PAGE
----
The malaria drug Daraprim, which sold in August for $13.50 a pill, underwent a price hike of more 5,000 percent to $750 per tablet last month.
This spike happened after Turing Pharmaceuticals bought the drug from Impax Laboratories in August for $55 million and raised the price to cover its costs.
"This isn’t the greedy drug company trying to gouge patients, it is us trying to stay in business,” Turing’s Chief Executive Officer Martin Shkreli said.
Officials from the Infectious Diseases Society of America and the HIV Medicine Association see things differently. Created in the 1950s by Gertrude Elion, the drug is used to fight toxoplasmosis and is on the World Health Organization’s (WHO) List of Essential Medicines.
"This cost is unjustifiable for the medically vulnerable patient population in need of this medication,” a WHO statement said.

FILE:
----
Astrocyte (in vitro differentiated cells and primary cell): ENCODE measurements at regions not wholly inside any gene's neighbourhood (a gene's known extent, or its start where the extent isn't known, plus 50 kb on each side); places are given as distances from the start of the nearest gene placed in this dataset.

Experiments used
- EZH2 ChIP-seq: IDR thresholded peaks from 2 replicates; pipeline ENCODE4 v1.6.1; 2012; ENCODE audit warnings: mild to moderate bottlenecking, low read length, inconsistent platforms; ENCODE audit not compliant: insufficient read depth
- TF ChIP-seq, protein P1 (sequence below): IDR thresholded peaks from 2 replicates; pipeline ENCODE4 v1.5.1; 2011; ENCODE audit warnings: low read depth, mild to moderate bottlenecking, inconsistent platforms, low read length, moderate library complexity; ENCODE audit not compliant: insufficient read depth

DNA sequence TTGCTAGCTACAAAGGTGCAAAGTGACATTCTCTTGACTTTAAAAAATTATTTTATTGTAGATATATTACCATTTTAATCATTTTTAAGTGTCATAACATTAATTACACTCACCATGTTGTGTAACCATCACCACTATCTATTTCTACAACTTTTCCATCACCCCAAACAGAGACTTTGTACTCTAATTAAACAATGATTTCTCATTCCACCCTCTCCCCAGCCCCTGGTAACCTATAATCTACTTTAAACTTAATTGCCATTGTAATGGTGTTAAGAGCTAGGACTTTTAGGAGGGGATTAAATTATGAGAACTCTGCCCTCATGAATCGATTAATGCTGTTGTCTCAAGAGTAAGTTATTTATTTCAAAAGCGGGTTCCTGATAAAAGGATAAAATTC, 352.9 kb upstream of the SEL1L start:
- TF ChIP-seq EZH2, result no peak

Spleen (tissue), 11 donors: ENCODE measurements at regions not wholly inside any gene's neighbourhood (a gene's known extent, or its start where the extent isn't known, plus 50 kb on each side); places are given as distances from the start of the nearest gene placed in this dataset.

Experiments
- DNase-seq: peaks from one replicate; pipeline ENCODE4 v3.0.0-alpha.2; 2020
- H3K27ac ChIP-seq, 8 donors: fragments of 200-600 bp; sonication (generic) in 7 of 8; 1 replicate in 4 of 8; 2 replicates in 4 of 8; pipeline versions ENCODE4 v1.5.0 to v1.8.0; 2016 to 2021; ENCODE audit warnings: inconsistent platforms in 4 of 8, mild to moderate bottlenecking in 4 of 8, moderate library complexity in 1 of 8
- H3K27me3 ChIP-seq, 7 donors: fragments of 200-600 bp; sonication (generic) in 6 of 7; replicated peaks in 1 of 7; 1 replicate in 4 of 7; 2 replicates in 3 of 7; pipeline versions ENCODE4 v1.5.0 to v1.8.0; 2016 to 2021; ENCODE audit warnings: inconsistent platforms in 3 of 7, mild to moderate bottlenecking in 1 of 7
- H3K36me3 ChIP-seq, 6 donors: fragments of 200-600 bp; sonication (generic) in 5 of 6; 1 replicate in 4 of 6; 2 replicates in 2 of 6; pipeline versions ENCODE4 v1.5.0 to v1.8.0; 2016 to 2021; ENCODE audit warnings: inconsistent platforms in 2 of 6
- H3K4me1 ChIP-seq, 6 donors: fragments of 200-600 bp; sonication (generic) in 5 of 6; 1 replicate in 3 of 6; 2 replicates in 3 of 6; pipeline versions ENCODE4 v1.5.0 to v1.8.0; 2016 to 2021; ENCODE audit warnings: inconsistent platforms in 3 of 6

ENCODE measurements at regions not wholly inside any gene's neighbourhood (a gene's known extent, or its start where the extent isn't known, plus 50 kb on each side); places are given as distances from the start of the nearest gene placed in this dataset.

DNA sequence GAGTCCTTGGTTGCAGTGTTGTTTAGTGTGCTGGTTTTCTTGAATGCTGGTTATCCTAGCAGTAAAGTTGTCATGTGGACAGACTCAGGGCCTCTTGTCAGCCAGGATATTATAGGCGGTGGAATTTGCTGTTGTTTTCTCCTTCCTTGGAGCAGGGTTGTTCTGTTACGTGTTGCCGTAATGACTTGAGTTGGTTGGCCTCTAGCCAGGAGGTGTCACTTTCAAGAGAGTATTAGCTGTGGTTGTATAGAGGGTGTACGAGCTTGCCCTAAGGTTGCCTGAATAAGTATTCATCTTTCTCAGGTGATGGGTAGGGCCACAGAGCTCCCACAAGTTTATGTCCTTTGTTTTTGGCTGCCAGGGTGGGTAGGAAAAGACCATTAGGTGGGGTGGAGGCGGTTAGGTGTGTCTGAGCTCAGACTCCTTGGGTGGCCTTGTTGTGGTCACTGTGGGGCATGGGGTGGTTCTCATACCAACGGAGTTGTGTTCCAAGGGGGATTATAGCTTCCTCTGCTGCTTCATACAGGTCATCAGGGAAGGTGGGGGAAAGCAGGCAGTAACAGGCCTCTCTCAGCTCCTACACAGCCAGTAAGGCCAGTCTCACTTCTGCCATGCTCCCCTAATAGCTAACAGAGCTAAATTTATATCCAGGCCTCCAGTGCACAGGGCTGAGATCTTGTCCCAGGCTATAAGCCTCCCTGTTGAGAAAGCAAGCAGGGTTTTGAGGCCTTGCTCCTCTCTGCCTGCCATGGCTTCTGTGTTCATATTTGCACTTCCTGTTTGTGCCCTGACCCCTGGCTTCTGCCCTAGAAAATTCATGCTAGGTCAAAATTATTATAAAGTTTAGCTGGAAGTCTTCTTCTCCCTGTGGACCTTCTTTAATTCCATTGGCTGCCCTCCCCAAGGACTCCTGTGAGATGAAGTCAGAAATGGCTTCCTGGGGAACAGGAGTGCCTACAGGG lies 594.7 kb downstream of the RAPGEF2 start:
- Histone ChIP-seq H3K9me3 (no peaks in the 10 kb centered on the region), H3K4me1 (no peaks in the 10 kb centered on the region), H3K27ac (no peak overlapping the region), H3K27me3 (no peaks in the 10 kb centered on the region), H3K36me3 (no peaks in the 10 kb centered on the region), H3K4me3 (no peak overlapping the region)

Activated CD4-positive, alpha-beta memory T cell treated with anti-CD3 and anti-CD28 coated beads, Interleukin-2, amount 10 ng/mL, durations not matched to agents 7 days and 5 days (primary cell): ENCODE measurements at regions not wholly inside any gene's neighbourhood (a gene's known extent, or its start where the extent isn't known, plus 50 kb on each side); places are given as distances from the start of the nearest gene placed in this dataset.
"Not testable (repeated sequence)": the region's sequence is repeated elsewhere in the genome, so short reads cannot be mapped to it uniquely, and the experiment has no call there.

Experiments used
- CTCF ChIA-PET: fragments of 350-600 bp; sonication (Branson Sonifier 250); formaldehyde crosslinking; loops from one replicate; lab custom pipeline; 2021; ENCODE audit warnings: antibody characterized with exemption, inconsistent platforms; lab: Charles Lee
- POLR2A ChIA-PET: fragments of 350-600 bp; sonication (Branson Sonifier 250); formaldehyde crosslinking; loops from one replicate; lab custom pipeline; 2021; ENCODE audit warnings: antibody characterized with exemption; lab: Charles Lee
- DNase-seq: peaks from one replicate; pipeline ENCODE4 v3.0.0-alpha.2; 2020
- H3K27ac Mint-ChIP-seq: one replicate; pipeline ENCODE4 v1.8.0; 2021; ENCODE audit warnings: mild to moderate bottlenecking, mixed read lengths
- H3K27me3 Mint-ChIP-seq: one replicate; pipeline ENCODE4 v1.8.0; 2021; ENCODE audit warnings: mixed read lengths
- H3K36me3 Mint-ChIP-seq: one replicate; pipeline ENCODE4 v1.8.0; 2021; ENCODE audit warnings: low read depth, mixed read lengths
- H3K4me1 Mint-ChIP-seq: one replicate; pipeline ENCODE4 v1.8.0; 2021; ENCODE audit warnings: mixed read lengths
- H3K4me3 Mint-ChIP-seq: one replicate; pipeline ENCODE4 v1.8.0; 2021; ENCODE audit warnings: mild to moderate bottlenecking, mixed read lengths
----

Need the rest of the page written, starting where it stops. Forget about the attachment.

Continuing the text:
Still, other analysts blame the price spike on the failures of free market capitalism, pointing out that the pharmaceutical industry is largely a non-contestable market where a few large firms exist because of high barriers to entry.
Turing has a coercive monopoly on Daraprim because few other firms want to make the drug as government-imposed costs make it less than profitable.
In short, the free market does not determine the price of pharmaceuticals - the companies that own them do.
Shkreli said the price of the drug would be lowered to allow the company to break even or make a smaller profit.
“There were mistakes made with respect to helping people understand why we took this action," Shrekli said. "I think that it makes sense to lower the price in response to the anger that was felt by people.”